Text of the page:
Liz Truss launched a blistering attack on what she called the “anti-growth coalition”, a group of “enemies of enterprise” in which she included the protesters who disrupted her Tory conference speech.
The Prime Minister railed against those she accused of trying to hold back her pro-growth agenda, including Labour, “militant” unions, “Brexit deniers,” Extinction Rebellion and “some of the people we had in the hall earlier”.
Downing Street did not rule out that Jamie Oliver and independent think tanks were also part of the list of enemies.
Ms Truss was accused by some of those on the list of using her rant to obscure the real reasons for years of low growth.
During her first conference speech as Conservative Party leader, which was interrupted by heckling by Greenpeace protesters, Ms Truss accused her enemies of preferring to “talk on Twitter” than take tough decisions, and of taxiing “from north London townhouses to the BBC studio to dismiss anyone challenging the status quo”.
But she would not let them prevent her Government from pursuing its tax-slashing agenda to grow the British economy, she declared.
The Prime Minister told the packed hall: “I will not allow the anti-growth coalition to hold us back.
“Labour, the Lib Dems, the SNP, the militant unions, the vested interests dressed up as think tanks, the talking heads, the Brexit deniers, Extinction Rebellion and some of the people we had in the hall earlier.
“The fact is they prefer protesting to doing. They prefer talking on Twitter to taking tough decisions.
“They taxi from north London townhouses to the BBC studio to dismiss anyone challenging the status quo.
“From broadcast to podcast, they peddle the same old answers.
“It’s always more taxes, more regulation and more meddling.
“Wrong, wrong, wrong.”
Ms Truss accused Labour leader Keir Starmer of wanting to “put extra taxes on the companies we need to invest in our energy security,” Welsh First Minister Mark Drakeford in Wales of cancelling road-building projects, and Scotland’s First Minister Nicola Sturgeon of refusing to build new nuclear power stations.
In response, Ms Sturgeon tweeted: “Ranting about an imaginary ‘anti growth coalition’ is just an attempt to obscure the hard reality that the biggest brake on UK growth is Brexit – and that’s on the Tories.”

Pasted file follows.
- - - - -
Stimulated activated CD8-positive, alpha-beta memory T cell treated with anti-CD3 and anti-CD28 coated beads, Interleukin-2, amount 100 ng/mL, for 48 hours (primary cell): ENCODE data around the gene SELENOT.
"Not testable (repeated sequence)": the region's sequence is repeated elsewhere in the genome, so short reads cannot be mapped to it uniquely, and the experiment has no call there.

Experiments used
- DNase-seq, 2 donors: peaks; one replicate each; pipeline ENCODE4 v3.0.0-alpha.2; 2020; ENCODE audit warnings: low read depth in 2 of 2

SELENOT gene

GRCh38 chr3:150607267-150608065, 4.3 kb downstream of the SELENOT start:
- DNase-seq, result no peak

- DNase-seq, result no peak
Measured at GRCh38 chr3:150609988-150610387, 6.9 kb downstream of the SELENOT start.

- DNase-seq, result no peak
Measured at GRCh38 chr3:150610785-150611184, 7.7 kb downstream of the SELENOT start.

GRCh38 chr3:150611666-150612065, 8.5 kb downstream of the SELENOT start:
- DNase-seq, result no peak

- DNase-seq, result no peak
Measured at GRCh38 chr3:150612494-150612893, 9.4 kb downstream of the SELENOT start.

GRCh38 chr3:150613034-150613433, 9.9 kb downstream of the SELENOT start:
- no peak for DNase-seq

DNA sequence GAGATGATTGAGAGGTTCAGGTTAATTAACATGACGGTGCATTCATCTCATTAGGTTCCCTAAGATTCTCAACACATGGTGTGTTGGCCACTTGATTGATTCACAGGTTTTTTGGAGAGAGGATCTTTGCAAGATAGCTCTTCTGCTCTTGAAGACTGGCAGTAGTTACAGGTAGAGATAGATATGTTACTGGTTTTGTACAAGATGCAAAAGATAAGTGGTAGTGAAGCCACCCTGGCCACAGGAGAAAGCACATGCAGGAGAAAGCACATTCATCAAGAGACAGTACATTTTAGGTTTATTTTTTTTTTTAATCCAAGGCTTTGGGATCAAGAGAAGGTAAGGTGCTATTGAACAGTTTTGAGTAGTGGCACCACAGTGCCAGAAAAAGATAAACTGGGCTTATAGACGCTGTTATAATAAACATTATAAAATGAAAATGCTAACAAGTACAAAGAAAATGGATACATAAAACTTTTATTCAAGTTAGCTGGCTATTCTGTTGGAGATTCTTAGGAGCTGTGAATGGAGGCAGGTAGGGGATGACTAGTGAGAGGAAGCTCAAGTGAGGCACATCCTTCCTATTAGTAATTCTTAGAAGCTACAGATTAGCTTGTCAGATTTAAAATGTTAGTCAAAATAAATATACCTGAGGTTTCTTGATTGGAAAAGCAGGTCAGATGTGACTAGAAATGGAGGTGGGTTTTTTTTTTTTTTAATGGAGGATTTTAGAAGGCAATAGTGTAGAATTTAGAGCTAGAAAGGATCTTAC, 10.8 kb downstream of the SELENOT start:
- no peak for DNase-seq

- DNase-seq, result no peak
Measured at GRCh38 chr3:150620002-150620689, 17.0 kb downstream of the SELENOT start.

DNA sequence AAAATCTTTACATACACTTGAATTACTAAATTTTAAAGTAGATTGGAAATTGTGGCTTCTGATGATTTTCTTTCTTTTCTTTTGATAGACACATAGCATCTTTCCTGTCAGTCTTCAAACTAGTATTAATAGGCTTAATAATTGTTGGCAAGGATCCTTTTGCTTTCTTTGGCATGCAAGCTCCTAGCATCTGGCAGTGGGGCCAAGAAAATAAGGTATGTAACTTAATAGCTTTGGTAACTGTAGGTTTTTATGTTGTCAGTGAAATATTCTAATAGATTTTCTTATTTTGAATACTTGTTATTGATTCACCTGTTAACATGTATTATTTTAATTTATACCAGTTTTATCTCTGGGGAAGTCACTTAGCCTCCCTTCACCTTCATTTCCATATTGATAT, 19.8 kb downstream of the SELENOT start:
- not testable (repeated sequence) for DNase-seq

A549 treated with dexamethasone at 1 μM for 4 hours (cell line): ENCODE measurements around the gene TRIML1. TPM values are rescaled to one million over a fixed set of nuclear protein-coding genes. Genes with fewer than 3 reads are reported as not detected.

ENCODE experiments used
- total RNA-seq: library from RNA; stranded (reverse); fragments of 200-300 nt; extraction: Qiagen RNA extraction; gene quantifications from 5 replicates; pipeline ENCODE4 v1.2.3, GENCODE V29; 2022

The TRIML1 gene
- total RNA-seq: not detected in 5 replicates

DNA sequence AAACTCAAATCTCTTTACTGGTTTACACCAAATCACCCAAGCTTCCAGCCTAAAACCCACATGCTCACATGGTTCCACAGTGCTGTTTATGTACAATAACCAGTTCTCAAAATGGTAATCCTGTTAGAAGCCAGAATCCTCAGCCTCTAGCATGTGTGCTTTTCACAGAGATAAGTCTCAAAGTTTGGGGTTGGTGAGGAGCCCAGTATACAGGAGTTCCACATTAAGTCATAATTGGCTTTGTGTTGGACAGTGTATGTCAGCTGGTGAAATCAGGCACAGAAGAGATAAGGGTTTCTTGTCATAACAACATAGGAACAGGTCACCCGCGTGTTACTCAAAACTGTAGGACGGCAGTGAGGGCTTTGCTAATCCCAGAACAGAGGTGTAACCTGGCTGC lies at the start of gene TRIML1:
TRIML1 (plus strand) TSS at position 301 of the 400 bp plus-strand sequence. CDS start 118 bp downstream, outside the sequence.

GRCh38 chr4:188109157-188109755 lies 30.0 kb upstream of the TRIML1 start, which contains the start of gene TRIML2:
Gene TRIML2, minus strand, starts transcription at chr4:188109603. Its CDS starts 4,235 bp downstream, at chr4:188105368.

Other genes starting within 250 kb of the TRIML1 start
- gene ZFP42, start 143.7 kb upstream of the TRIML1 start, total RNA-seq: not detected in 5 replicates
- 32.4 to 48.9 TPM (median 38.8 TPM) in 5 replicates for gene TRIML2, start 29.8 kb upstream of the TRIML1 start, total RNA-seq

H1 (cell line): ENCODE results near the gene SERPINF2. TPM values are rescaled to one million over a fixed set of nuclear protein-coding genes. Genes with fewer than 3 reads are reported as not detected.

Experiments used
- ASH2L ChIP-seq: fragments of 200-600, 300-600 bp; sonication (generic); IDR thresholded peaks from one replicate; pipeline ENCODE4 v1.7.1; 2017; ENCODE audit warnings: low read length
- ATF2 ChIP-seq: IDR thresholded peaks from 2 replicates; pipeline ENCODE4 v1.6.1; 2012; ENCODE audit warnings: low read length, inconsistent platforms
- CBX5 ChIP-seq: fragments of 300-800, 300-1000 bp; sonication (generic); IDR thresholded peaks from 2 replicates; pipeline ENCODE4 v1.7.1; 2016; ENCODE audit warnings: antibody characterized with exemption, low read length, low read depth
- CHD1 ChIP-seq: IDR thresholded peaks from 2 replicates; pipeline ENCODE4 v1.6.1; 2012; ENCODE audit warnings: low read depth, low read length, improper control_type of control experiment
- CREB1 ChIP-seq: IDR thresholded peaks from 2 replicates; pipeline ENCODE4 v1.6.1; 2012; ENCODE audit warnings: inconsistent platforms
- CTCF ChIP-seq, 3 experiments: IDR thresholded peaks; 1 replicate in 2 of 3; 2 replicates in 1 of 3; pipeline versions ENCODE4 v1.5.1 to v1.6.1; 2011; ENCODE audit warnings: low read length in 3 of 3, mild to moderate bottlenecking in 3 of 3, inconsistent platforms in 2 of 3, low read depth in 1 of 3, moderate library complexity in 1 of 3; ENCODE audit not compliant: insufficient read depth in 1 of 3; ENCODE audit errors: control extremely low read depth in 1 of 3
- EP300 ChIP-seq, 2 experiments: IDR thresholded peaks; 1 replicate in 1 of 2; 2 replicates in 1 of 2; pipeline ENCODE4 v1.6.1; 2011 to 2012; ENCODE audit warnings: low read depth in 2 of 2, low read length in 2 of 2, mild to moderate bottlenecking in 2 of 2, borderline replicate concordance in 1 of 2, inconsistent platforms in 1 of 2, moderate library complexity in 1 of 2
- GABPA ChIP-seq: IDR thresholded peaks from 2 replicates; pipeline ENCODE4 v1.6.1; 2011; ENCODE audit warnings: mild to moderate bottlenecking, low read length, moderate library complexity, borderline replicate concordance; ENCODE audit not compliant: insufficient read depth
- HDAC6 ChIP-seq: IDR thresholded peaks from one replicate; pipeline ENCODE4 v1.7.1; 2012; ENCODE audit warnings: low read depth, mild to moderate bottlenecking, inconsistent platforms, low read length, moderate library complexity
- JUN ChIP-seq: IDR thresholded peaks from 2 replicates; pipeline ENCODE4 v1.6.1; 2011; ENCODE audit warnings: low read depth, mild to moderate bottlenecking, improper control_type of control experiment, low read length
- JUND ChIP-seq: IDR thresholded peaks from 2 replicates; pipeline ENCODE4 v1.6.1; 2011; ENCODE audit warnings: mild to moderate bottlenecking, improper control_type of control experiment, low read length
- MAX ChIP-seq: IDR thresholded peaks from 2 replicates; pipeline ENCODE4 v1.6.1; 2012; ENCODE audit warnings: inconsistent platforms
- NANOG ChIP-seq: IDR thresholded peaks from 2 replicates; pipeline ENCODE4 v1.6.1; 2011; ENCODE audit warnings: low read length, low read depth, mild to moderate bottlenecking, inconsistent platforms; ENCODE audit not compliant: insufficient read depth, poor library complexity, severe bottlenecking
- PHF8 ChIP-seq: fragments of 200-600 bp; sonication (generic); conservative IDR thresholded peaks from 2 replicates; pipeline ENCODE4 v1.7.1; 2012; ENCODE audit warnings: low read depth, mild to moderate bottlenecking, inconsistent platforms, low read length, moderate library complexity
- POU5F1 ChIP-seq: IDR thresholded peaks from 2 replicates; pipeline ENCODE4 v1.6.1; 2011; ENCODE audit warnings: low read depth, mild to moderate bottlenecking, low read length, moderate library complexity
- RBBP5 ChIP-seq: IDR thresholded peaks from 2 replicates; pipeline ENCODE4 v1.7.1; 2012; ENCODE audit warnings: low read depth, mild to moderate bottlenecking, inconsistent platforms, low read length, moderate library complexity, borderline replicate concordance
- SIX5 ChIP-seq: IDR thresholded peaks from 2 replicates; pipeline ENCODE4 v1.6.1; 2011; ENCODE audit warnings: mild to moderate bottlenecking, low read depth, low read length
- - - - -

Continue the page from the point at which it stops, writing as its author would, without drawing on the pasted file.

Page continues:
In her speech, Ms Truss asked: “Have these people ever seen tax rises they don’t like or an industry they don’t want to control?”
“They don’t understand British people” because “they don’t face the same challenges as normal working people”, she claimed, adding that “their friends on the hard left tend to be the ones behind” strikes and protests.
The Prime Minister went on to declare that she is on the side of workers and commuters.
“The anti-growth coalition think the people who stick themselves to trains, roads and buildings are heroes.
“I say the real heroes are those who go to work, take responsibility and aspire to a better life for themselves and their families.
“And I am on their side.”
After her speech, the Prime Minister’s press secretary was asked which think tanks she likes.
“She obviously likes ones which are more on the centre-right of things,” he said.
He suggested there could be a scrapping of the planned ban of buy one, get one free offers, saying: “You’ll have to wait for announcements on that.”
With Jamie Oliver supporting that ban, the press secretary was asked if he is part of the anti-growth coalition.
“I’m not going to name individuals,” he responded, later adding: “Obviously people are free to voice their opinion but the economy has not been growing as it should be for a very long time. Why is that? There are obviously some people who influence certain policy decisions which isn’t conducive to growth.”
Therese Coffey echoed the Prime Minister in branding the protesters in the conference hall as part of the group of enemies.
Asked how the demonstrators made it inside, the Deputy Prime Minister told BBC’s Politics Live: “I don’t know. Disappointing, but never mind. Dealt with, got on with it, and Liz showed her resolve.
“And exactly the sort of anti-growth coalition which she’s concerned is holding our country back.”
The Prime Minister’s tirade also drew criticism from union chiefs.
Rail, Maritime and Transport general secretary Mick Lynch said: “It is ironic that trade unions are labelled the anti-growth coalition when it is the Conservative Government who are cutting services, jobs and billions of pounds’ worth of investment from our railways.
“Unions represent the hopes and aspirations of ordinary working people across the country by winning better pay and conditions.
“Instead of maligning unions, the Prime Minister should turn her attention to the national rail dispute and help foster a negotiated settlement on job security, pay and working conditions.”
Unite general secretary Sharon Graham said if Ms Truss really wanted to grow the economy, she “would not dismiss as ‘militant’ the nurses, drivers, refuse collectors, dockers and the tens of thousands of workers taking action on pay up and down the country so they can pay their bills and defend their families”.
She added: “In truth, it is trade unions delivering for working people. If Liz Truss thinks she can prevent us getting more money into pay packets and using all our (strength) to do that, she is yet again miscalculating and she will have a fight on her hands”.
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